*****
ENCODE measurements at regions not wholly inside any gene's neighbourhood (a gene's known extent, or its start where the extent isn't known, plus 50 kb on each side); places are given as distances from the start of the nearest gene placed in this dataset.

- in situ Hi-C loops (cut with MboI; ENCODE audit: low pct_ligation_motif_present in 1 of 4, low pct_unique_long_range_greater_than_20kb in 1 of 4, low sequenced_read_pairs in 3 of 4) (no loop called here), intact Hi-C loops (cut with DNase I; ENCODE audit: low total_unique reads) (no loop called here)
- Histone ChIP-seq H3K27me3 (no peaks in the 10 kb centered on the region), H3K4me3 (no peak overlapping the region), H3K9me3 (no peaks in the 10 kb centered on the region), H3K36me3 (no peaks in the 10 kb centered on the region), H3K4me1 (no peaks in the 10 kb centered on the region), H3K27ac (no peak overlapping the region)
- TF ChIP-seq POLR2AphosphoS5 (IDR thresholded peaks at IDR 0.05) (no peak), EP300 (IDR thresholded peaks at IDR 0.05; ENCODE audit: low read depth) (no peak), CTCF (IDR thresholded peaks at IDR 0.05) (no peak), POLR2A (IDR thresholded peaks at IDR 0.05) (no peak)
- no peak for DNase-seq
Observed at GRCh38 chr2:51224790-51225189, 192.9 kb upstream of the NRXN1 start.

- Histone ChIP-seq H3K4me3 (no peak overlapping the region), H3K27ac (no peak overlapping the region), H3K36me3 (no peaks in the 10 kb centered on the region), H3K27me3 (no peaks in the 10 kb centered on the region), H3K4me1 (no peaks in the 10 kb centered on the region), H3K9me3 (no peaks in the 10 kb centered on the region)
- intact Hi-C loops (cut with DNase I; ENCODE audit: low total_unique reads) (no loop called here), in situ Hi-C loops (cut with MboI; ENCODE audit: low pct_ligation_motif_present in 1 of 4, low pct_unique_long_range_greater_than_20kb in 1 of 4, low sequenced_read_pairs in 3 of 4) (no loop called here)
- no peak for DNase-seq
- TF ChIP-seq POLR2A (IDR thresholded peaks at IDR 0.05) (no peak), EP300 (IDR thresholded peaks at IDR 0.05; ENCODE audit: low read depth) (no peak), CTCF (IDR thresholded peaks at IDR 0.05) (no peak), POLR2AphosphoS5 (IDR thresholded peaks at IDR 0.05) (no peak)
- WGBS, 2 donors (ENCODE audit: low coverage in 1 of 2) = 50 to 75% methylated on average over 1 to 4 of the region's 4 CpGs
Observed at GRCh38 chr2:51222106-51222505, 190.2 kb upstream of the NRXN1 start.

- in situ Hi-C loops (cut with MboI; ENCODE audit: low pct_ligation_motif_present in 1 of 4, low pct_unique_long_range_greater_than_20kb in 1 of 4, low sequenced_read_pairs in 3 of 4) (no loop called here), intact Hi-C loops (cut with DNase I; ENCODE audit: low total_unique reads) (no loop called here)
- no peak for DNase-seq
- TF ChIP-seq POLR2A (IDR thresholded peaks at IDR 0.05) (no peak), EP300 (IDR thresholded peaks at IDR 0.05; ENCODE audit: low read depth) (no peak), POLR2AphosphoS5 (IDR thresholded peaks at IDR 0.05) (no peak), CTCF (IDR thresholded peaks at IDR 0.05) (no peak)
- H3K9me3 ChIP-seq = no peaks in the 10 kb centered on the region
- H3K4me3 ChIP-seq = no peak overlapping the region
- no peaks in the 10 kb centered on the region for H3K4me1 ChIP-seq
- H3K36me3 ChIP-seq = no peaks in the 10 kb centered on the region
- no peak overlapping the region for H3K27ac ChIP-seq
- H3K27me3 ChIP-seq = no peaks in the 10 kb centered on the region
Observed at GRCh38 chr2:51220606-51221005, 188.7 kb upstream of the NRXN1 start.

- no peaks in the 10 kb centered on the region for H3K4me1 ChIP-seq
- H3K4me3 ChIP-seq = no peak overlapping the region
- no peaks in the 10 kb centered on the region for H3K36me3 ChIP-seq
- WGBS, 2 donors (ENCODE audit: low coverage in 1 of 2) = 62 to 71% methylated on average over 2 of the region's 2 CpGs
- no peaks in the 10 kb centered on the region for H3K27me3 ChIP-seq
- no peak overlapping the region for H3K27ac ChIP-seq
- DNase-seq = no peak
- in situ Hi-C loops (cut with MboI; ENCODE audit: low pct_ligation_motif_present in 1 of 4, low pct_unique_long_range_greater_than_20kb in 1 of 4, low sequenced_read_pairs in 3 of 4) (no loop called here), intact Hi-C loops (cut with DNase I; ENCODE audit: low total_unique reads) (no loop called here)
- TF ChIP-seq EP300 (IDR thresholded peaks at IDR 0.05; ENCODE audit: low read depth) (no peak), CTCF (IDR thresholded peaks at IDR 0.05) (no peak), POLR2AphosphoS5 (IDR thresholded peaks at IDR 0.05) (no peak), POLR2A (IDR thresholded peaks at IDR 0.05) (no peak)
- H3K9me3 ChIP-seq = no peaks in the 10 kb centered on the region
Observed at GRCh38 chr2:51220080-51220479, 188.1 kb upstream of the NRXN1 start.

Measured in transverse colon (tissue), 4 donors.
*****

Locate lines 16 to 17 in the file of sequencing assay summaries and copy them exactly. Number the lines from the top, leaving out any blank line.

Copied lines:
- H3K9me3 ChIP-seq = no peaks in the 10 kb centered on the region
- H3K4me3 ChIP-seq = no peak overlapping the region